Larson, E.D. 2008. Biofuel production technologies: status, prospects and implications for trade and development (756 KB). United Nations Conference on Trade and Development (UNCTAD).

Lynd, L.R. et al. 2008. How biotech can transform biofuels. Nature Biotechnology 26: 169-172.

Murphy, D.J., 2007. Future prospects for oil palm in the 21st century: Biological and related challenges. European Journal of Lipid Science and Technology. 109: 296-306.

Nepal, G. 2008. Policies for promoting investment in energy sustainability: A case of biogas sector of Nepal (337 KB). A paper prepared for the OECD Global Forum on International Investment, held 27-28 March 2008, Paris, France.

Novozymes, 2008. Enzymes produced by genetically modified microorganisms.

OECD-FAO, 2008. OECD-FAO Agricultural Outlook 2008-2017. In English and French, with summaries in 21 languages.

Rotman, D. 2008. The price of biofuels. Technology Review, January/February.

Royal Society, 2008. Sustainable biofuels: Prospects and challenges (922kb).

SBSTTA, 2007. New and emerging issues relating to the conservation and sustainable use of biodiversity - Biodiversity and liquid biofuel production. Document UNEP/CBD/SBSTTA/12/9 prepared for the 12th meeting of the Subsidiary Body on Scientific, Technical and Technological Advice, 2-6 July 2007, Paris, France. In Arabic, Chinese, English, French, Russian and Spanish.

Schenk, P.M. et al. 2008. Second generation biofuels: High-efficiency microalgae for biodiesel production. BioEnergy Research 1: 20-43.

Searchinger, T. et al. 2008. Use of U.S. croplands for biofuels increases greenhouse gases through emissions from land-use change. Science 319: 1238-1240.

Sheehan, J. Dunahay, T. Benemann, J. and Roessler, P. 1998. A look back at the U.S. Department of Energy's Aquatic Species Program-Biodiesel from algae (3.6 MB). National Renewable Energy Laboratory.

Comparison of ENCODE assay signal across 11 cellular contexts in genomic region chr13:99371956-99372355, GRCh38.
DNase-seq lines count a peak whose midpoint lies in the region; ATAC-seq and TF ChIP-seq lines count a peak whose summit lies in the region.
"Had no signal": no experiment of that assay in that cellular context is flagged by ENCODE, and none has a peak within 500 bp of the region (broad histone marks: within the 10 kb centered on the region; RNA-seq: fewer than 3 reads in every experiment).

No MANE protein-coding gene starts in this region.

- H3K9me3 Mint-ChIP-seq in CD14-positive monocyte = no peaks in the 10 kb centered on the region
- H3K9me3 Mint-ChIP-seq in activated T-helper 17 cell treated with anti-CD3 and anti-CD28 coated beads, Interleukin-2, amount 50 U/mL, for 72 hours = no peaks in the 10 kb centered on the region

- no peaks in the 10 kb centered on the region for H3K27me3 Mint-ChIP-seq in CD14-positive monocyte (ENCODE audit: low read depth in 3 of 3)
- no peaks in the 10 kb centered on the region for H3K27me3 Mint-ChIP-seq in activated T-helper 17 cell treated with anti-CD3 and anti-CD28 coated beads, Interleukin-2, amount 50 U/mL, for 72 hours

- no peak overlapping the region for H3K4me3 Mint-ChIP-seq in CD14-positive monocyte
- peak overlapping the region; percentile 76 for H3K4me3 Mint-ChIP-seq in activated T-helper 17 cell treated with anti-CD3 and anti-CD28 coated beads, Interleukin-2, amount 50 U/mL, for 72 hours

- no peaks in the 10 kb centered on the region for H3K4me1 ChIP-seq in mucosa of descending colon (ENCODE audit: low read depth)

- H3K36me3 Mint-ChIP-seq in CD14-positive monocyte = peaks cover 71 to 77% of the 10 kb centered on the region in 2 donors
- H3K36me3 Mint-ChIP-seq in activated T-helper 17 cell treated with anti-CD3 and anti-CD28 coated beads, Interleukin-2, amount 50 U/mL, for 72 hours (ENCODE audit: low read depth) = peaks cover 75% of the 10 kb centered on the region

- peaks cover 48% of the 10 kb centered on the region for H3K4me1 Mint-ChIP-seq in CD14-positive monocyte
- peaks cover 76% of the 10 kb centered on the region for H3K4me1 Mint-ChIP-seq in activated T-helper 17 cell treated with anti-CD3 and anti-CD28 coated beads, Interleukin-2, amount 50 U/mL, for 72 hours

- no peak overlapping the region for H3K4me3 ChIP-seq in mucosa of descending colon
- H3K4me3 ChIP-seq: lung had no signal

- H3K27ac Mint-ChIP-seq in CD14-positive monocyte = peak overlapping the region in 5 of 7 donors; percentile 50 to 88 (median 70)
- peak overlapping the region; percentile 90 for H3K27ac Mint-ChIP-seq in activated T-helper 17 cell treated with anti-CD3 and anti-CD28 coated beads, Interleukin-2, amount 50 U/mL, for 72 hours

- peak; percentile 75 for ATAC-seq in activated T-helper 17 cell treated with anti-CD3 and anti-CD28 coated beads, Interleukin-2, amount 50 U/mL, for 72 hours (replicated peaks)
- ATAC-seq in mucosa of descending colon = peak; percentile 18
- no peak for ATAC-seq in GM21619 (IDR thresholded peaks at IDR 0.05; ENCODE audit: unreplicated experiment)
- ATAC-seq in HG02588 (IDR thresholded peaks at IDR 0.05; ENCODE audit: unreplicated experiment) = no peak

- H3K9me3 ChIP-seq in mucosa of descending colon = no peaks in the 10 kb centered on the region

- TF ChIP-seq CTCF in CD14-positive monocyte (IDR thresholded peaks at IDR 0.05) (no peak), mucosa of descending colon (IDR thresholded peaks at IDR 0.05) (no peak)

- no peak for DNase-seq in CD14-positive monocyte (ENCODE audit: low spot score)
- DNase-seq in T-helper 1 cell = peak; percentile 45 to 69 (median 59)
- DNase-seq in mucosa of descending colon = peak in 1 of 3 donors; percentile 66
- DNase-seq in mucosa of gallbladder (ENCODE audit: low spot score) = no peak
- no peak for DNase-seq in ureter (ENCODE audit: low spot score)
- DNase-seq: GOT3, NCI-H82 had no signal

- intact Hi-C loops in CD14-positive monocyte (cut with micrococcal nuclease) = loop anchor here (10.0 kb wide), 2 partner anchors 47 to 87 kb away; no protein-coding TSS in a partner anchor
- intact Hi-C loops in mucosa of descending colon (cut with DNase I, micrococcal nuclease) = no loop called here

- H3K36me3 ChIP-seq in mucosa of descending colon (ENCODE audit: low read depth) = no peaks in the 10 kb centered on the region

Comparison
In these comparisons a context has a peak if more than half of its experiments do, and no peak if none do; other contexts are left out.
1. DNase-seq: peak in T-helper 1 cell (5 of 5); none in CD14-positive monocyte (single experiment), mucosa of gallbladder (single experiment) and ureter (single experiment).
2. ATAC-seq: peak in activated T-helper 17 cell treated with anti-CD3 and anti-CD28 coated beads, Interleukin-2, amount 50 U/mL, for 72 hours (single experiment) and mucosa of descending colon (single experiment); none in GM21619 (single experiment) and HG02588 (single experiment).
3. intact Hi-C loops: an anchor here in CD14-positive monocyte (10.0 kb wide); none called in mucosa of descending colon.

Sticklen, M. 2006. typo3/Plant genetic engineering to improve biomass characteristics for biofuels. Current Opinion in Biotechnology 17: 315-319.

Tuskan, G.A. 2007. Bioenergy, genomics, and accelerated domestication: A U.S. example. ***

UN, 2007. Note by the Secretary-General transmitting the interim report of the Special Rapporteur on the Right to Food. Document A/62/289 under item 70 b) of the 62nd General Assembly of the United Nations. In Arabic, Chinese, English, French, Russian and Spanish.

UNCSD, 2007. Small-scale production and use of liquid biofuels in Sub-Saharan Africa: Perspectives for sustainable development (1.4 MB). Background document to 15th session of the UN Commission on Sustainable Development, 30 April to 11 May 2007, New York, United States.

USDOE. 2006. Breaking the biological barriers to cellulosic ethanol: A joint research agenda. Summary of the Biomass to Biofuels Workshop, held 7-9 December 2005, Rockville, United States, sponsored by the U.S. Department of Energy.

USDOE. 2007. Plant feedstock genomics for bioenergy. USDA and DOE award 11 grants for biomass genomics research. Announcement by the U.S. Department of Energy and the U.S. Department of Agriculture.

Zarrilli, S. 2008. Global perspective on production of biotechnology-based bioenergy and major trends. Paper finalised March 2008. ***

*** Paper prepared for the FAO seminar on The role of agricultural biotechnologies for production of bioenergy in developing countries, held in Rome, Italy, 12 October 2007.

ABBREVIATIONS: CBP = Consolidated bioprocessing; EU = European Union; FTL = Fischer-Tropsch liquid; GHGs = Greenhouse gases; GM = Genetically modified; GMOs = Genetically modified organisms; IPR = Intellectual property rights; LC = lignocellulosic; OECD = Organisation for Economic Co-operation and Development; R+D = Research and development; TAGs = Triacylglycerols.

ACKNOWLEDGEMENTS: The FAO Working Group on Biotechnology expresses its grateful appreciation to the following people for their comments on parts or all of the document:
To the external referees Elba P.S. Bon, Federal University of Rio de Janeiro, Brazil, Maria Antonieta Ferrara, Oswaldo Cruz Foundation, Brazil, Denis J. Murphy, University of Glamorgan, United Kingdom and Peer Schenk, University of Queensland, Australia as well as
to our FAO colleagues, in particular Astrid Agostini, as well as Jean-Marc Faures, Hannes Johnson, Preetmoninder Lidder, Tony Piccolo and Wim Polman.

FAO, 21 October 2008.